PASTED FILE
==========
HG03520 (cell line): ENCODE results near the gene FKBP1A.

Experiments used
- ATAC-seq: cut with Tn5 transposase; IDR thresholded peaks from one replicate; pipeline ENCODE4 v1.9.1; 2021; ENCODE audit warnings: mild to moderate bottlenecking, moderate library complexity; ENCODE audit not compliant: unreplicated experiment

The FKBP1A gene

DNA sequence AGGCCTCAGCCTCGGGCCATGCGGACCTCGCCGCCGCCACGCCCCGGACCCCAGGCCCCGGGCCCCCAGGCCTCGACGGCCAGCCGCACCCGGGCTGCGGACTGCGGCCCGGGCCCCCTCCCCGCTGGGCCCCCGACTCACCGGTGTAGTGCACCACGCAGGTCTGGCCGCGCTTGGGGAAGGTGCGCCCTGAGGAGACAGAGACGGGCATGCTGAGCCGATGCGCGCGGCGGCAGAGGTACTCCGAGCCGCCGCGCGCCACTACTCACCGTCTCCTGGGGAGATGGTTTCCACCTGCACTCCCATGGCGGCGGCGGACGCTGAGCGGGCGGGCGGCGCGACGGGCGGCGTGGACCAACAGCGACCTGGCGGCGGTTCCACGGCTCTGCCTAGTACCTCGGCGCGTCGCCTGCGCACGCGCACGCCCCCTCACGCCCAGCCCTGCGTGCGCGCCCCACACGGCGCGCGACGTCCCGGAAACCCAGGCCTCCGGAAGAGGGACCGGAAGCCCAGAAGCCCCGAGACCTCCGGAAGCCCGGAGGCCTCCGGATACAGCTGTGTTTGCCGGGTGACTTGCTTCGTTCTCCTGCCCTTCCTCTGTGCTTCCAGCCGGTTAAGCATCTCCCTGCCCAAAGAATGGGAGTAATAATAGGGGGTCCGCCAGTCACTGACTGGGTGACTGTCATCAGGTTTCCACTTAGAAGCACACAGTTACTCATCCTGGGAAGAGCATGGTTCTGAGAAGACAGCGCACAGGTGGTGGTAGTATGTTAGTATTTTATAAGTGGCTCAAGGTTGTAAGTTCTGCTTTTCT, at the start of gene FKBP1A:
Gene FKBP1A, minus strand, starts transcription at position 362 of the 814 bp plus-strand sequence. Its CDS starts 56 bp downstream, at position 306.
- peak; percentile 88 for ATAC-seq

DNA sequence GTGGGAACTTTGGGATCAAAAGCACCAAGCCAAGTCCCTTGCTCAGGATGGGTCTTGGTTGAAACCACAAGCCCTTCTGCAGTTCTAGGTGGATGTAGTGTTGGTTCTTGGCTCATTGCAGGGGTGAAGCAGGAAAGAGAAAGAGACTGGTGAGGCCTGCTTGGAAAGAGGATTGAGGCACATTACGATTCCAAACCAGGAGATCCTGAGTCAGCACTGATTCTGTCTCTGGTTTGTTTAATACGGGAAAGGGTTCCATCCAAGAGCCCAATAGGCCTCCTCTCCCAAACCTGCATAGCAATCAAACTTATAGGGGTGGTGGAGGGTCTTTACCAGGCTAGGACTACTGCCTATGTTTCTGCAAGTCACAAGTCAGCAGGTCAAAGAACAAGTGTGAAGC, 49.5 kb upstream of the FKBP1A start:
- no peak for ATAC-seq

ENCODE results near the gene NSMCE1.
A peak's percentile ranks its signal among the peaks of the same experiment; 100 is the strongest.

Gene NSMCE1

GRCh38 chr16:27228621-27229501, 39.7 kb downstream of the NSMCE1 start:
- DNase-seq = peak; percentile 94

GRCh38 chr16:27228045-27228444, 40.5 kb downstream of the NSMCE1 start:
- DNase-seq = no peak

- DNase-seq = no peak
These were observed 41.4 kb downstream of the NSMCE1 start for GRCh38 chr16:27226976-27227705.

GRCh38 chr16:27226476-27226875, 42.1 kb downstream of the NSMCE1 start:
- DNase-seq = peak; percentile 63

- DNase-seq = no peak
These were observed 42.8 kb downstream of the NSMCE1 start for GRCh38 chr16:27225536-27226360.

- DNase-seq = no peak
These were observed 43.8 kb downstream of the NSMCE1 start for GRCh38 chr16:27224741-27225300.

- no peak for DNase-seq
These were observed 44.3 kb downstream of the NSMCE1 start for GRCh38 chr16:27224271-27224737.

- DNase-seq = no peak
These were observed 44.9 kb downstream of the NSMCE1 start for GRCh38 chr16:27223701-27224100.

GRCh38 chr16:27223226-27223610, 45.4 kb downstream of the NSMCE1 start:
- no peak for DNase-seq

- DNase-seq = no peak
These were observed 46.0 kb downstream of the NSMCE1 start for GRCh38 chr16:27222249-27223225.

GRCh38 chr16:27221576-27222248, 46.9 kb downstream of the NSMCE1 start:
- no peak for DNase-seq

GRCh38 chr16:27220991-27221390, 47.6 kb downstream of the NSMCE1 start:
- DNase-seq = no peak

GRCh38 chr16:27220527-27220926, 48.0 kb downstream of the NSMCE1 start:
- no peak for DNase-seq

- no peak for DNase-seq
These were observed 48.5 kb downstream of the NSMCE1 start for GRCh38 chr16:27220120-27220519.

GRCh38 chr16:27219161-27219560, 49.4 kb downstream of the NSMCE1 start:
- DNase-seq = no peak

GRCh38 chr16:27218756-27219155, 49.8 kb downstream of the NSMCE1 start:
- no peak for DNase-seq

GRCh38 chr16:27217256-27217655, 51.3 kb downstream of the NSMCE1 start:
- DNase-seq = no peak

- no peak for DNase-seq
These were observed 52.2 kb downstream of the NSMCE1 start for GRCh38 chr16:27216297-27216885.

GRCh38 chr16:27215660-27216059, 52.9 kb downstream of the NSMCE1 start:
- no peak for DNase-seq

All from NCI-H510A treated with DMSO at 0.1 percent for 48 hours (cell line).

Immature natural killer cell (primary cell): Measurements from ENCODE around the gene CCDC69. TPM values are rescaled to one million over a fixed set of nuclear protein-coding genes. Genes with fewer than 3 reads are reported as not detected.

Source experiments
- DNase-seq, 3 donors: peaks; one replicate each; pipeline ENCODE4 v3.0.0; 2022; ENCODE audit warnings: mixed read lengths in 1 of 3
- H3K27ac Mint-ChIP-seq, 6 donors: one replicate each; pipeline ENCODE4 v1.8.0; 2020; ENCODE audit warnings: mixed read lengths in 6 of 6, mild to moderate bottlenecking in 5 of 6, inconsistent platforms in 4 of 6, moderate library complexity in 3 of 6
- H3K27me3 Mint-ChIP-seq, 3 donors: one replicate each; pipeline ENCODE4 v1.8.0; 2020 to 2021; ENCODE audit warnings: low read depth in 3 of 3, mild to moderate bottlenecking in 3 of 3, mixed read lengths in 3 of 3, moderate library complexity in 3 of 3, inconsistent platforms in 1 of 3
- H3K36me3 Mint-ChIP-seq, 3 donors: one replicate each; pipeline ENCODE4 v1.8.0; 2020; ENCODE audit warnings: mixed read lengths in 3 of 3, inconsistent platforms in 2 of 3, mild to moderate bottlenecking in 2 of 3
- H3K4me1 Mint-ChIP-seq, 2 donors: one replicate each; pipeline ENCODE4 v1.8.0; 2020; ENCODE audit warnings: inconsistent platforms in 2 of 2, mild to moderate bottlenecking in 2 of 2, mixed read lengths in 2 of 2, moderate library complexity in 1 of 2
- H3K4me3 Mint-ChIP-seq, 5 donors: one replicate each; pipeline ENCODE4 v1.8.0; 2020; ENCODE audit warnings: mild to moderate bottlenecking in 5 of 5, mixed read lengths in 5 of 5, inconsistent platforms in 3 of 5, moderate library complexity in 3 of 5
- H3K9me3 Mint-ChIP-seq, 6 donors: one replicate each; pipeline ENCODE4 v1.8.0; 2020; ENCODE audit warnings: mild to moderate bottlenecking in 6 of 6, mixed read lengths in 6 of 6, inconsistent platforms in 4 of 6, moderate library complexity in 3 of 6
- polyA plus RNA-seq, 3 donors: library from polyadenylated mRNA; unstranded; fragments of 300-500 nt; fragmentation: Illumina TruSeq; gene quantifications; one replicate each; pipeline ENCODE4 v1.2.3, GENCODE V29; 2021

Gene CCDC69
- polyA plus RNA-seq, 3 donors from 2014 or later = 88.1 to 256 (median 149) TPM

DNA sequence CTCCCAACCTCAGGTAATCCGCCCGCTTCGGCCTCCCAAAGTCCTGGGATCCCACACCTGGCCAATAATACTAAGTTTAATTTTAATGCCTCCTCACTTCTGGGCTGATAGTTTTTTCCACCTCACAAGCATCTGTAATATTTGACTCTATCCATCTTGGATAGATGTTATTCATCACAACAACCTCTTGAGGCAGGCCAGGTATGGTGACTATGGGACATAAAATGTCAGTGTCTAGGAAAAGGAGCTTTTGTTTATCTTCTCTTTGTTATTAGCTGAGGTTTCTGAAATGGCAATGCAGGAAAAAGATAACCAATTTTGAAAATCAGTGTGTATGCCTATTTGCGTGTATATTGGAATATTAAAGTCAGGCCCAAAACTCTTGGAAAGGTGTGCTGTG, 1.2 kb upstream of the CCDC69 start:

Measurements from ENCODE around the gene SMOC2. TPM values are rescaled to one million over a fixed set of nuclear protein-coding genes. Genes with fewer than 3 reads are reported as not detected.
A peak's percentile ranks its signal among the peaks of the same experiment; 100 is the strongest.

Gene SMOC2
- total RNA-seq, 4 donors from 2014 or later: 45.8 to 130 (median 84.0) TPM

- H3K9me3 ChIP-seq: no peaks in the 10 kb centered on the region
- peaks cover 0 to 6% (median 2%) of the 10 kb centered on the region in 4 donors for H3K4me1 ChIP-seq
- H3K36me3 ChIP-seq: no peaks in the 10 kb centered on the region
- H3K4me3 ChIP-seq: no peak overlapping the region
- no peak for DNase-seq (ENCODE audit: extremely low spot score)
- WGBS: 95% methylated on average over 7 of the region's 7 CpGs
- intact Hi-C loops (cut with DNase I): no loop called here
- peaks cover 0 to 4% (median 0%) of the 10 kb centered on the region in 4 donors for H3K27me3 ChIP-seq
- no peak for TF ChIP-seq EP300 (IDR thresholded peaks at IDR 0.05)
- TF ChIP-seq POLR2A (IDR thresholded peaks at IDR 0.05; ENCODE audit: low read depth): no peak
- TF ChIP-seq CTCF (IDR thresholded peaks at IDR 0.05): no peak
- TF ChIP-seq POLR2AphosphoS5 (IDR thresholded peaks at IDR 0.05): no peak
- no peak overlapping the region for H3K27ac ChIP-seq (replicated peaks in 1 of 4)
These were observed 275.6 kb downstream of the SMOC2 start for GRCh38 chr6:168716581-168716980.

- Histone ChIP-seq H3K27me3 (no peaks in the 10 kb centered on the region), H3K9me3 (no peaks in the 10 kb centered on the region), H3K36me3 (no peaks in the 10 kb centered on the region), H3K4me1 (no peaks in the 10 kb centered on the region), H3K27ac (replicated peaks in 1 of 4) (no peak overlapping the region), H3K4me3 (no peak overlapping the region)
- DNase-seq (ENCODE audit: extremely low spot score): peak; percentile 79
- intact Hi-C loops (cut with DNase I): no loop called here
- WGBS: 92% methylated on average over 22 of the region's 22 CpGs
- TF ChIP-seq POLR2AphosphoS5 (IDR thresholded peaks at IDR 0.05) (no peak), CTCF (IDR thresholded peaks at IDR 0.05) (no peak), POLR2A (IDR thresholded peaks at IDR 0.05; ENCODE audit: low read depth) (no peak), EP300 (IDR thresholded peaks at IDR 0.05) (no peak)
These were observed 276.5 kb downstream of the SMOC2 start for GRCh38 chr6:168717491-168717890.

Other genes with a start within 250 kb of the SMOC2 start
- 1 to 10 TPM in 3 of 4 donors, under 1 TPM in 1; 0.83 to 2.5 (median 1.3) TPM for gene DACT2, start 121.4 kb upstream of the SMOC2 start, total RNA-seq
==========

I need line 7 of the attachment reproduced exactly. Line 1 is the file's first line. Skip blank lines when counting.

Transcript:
- peak; percentile 88 for ATAC-seq